Summertime, and the blogging is easy. Especially when someone with a point of view like Carolyn Elefant, promoting the interest of new solos, hands over the keys to My Shingle to guest bloggers, whether to put content on the page or give new people the chance to offer new ideas. But that doesn’t mean that such a well-established soapbox should be used to promote ideas that are just plain bad.
I am a criminal defense attorney and I don’t charge a trial fee. Most attorneys in my area do. The standard procedure is that the client pays a flat fee, and if the case goes beyond the pretrial conference, then the client pays a second flat fee for the privilege of having their attorney try the case.
Well, yeah. Most criminal defense lawyers everywhere do this. But Freeburg’s point is that he doesn’t, and you shouldn’t either.
I understand why other attorneys do this. Trial is different. It’s hard and takes you outside of your comfort zone.
Personally, I don’t sleep well during the week before trial. I’m a terrible dinner companion–my conversation is either about the themes I plan to explore in the trial, or monosyllabic responses that let my girlfriend know that I’m not paying attention. Trial is a stressful, public contest that showcases your skill and faults to the legal community.
Well, not exactly. For some of us, trial is our comfort zone. It’s the place where we feel our best, where we belong, but he’s entitled to feel differently about trial, though he really shouldn’t neglect his girlfriend at dinner. Just sayin’.
As a matter of economics, it makes sense.
And that’s more to the point. Yet Freeburg offers four reasons not to charge for trial:
1, Your clients will know that you have their back. Defendants have their own budgets, and for many of them, hiring you is all the money they can scrape together. They don’t want to be forced to choose between their defense and their financial obligations to their families. When a client leaves thinking that they would have won at trial, but had to plead guilty because they couldn’t afford justice, you have a potentially very bitter referral source.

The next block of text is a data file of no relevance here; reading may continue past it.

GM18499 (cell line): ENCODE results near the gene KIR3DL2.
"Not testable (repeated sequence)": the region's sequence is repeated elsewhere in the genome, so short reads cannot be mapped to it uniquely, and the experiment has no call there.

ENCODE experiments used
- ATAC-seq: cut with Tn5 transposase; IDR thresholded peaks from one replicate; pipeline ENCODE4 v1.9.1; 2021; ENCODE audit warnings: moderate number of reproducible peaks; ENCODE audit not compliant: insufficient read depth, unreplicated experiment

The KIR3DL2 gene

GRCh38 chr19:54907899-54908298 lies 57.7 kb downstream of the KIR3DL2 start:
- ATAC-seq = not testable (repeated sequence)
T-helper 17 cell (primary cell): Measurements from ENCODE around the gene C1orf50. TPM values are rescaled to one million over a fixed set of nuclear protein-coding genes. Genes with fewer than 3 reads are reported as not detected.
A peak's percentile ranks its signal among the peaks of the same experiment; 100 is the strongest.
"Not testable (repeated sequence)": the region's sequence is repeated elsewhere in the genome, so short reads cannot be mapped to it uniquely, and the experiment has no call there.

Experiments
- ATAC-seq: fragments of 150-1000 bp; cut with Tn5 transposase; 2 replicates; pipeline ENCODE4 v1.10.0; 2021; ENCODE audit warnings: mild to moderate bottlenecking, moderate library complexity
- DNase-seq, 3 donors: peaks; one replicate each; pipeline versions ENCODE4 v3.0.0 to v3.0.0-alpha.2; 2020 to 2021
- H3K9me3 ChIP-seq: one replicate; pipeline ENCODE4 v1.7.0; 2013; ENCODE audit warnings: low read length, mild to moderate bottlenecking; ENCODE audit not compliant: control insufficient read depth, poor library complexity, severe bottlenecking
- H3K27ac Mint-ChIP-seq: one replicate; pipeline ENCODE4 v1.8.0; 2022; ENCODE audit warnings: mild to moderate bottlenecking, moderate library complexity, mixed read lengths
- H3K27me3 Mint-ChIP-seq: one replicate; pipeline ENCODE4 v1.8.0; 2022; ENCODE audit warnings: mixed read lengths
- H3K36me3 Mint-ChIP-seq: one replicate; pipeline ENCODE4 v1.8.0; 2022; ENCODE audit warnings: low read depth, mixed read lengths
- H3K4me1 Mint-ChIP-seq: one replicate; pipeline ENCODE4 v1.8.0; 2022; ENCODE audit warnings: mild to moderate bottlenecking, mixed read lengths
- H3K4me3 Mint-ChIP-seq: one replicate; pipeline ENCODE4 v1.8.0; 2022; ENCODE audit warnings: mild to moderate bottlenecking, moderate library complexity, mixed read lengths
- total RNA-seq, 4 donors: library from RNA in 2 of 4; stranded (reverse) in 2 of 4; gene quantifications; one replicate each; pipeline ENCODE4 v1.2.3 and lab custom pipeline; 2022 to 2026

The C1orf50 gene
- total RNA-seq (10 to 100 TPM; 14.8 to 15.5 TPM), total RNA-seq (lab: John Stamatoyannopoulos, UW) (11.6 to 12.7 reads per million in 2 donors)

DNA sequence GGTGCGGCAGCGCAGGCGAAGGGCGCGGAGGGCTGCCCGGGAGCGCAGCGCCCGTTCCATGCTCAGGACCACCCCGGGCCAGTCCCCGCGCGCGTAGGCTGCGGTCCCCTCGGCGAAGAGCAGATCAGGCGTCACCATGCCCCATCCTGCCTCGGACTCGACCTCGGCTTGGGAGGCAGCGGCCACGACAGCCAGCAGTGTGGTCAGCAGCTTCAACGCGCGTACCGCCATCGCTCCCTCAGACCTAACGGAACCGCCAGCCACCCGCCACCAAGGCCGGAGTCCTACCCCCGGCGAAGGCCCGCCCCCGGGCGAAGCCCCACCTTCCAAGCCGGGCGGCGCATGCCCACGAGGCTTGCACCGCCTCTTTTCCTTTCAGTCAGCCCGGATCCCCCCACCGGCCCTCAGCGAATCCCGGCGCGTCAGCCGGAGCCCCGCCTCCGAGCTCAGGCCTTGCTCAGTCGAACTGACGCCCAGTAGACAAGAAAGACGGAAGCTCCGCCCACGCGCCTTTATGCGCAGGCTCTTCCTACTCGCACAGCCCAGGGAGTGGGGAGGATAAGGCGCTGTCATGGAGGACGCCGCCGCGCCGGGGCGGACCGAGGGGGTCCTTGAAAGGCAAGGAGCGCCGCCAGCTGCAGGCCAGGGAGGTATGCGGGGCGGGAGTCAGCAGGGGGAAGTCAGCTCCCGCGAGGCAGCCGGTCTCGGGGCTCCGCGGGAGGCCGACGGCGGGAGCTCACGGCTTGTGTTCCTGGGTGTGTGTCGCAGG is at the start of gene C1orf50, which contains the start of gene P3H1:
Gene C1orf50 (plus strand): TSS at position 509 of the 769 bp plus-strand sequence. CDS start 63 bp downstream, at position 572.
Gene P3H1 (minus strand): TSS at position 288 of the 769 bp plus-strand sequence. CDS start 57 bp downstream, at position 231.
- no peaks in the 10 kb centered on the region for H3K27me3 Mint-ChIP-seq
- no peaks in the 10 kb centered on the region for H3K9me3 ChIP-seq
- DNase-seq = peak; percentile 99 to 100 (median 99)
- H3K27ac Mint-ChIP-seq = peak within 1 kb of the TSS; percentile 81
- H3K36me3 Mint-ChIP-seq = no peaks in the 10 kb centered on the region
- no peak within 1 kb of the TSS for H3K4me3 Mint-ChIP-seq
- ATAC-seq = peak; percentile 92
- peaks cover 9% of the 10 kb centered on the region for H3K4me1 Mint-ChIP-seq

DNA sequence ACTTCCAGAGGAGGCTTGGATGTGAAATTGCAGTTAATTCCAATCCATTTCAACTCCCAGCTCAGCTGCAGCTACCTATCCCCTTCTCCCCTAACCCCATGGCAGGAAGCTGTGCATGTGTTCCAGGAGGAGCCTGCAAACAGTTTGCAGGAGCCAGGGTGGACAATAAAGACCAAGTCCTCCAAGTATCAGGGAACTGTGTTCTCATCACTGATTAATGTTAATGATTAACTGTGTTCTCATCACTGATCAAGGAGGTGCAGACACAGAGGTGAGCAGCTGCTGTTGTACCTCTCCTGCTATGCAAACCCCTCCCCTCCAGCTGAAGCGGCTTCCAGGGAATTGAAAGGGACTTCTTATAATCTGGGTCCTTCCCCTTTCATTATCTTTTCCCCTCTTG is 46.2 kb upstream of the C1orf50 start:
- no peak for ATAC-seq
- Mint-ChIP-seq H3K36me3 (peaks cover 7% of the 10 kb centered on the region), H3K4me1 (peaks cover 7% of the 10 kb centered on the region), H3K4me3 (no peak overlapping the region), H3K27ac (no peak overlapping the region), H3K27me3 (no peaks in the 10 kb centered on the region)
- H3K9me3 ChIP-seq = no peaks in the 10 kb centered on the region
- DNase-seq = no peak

Clients would be much happier not paying a lawyer at all. Ever. For anything. That’s not exactly an epiphany. Paying a criminal defense lawyer isn’t quite as much fun as buying a flat screen TV or a new rims for the Chevy, but then, people don’t retain lawyers unless they need to.
But if the only way a client knows that you have their back is by foregoing your legal fee, then you’re doing something very wrong. The quality and zeal of representation is what a criminal defense lawyer has to offer. Not cut rates.
2. You may get a better deal from the prosecutor. One dynamic that I have encountered, and it’s troubling, but I was a prosecutor so I get to say this, is that prosecutors are very aware that most defense attorneys charge their clients a trial fee and that most clients will not want to pay that trial fee. Therefore, prosecutors will negotiate with you knowing that most likely you will fold your hand and your client will plead guilty to a worse deal. The attorneys that regularly make the State prove their case beyond a reasonable doubt will over time get better deals.